The research was undertaken by Joel Busher (Coventry University), Tufyal Choudhury (Durham University), Paul Thomas (University of Huddersfield) and Gareth Harris (Coventry University).
The research was funded by the Aziz Foundation, with support from the Centre for Trust, Peace and Social Relations at Coventry University, and additional support from Durham University and the University of Huddersfield.
Everyday Resistance of Kurds And Palestinians: Countering Domination via Nonviolent Means
This conference will explore the power of everyday resistance among Kurds and Palestinians and the different shapes and forms this takes locally and transnationally. People of Kurdistan and Palestine have a long history of resistance and they have shown many examples of what James Scott called “weapons of the weak”. In all three contexts, it is possible to find examples of nonviolent collective and individual actions which have deep symbolic and ideological underpinnings. Often everyday resistance practices intersect with organised political collectives that are much more visible than the typically subtle repertoires of everyday resistance.
Refugee resettlement: global dynamics, local challenges
Around 22.5 million people around the world have been displaced across international borders by armed conflict, persecution or human rights violations. UNHCR estimates that two thirds of this population have been living in long-term, protracted displacement. For this Breakfast Briefing, Coventry Refugee and Migrant Centre with the Centre for Trust, Peace and Social Relations invite you to a discussion on the global dynamics and local challenges of refugee resettlement. We will ask; what is it like to be a refugee undergoing resettlement?
Grassroots to Global: Development from Below
The Global Development Research Group at the Centre for Trust, Peace and Social Relations (CTPSR) at Coventry University is pleased to announce a call for papers for their forthcoming academic conference entitled “Grassroots to Global: Development from Below”. This one-day conference will bring together academics, practitioners and policy-makers from across disciplines, focusing on development practice at grassroots level and implications for global development discourse.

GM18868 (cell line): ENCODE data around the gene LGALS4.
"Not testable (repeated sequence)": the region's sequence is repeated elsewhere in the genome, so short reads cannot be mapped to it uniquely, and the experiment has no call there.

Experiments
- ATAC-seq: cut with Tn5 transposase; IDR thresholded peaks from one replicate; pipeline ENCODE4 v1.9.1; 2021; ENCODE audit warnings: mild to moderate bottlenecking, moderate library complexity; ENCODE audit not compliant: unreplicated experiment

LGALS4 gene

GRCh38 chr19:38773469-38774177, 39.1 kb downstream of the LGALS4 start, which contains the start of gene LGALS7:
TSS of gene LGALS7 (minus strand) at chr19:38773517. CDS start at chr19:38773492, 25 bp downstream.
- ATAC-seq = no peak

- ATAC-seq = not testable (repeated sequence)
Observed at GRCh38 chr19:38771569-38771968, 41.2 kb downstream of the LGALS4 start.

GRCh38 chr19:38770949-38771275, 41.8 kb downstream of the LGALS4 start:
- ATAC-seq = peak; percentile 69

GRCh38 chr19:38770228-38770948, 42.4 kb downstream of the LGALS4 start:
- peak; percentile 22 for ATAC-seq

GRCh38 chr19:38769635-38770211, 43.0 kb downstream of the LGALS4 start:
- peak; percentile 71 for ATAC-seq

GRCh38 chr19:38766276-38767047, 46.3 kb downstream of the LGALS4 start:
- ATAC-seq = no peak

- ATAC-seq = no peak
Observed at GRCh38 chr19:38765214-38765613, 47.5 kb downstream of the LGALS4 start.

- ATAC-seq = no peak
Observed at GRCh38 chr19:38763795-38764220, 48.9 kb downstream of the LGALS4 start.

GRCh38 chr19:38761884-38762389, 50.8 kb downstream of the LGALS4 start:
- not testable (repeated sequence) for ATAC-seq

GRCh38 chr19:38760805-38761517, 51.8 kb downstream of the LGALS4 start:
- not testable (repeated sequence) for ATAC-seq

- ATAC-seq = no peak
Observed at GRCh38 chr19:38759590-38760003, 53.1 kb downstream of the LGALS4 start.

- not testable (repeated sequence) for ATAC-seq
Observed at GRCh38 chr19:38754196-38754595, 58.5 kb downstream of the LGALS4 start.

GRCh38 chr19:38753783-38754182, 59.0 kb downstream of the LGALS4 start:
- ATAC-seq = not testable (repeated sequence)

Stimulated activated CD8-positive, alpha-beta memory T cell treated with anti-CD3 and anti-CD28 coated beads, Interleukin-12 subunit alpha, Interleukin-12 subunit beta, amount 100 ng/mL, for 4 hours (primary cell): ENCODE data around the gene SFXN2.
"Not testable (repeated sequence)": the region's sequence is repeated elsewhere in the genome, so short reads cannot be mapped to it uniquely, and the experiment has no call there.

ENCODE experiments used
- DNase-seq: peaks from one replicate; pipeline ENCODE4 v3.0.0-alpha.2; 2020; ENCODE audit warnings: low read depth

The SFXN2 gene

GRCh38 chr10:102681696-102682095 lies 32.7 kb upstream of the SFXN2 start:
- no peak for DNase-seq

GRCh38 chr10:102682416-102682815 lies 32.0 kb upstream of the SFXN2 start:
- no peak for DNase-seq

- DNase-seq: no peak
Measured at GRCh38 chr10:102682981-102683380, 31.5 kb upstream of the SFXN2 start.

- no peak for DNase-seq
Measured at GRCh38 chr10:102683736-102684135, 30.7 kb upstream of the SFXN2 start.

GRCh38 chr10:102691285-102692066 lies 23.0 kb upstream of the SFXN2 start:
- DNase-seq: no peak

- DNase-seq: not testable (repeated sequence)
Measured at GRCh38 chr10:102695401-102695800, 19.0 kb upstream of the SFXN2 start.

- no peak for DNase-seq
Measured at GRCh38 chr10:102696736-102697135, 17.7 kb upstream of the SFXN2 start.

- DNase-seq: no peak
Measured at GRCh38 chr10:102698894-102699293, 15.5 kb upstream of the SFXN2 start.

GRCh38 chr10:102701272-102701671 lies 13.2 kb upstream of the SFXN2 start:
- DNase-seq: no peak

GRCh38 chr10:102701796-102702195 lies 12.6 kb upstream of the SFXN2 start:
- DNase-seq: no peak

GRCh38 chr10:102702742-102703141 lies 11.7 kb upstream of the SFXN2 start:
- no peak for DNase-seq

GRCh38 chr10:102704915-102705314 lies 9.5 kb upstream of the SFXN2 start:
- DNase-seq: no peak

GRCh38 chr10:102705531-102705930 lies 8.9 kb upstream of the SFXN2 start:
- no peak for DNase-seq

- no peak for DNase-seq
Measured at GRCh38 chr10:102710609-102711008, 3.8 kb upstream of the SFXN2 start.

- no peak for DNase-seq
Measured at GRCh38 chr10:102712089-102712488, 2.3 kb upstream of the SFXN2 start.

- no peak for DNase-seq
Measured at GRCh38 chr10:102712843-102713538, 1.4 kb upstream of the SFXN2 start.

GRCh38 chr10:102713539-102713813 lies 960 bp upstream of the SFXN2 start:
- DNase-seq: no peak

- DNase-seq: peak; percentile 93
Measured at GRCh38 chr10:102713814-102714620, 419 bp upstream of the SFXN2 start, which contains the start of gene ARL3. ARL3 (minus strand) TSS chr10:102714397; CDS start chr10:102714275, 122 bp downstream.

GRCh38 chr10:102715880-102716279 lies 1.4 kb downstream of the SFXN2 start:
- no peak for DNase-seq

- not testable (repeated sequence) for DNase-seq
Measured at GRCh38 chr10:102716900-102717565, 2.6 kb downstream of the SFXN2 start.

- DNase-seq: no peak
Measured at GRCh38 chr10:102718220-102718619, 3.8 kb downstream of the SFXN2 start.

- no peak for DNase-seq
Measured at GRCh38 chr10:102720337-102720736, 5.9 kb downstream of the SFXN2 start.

The Big Question: What has Grenfell Tower taught us about housing, racism and social justice?
The inferno that engulfed the Grenfell Tower was a personal disaster for the many who lost their friends and families. The subsequent analysis and media frenzy highlighted issues of housing, social justice and racism. In a city celebrated for its diversity and social liberalism but which is polarised by race and class, poor working class and communities of colour appear to have been corralled into the worst housing in a global city in the 21st century.
The Other America: White working class views on belonging, change, identity and immigration
This report presents an analysis of white working-class communities’ perspectives on belonging, change, identity, and immigration. Recent studies about the white working class focus on national politics, religion, and immigration; this study tells a national story from a grassroots perspective with an eye toward the prospects for cross-racial coalition building between working-class white communities and communities of color.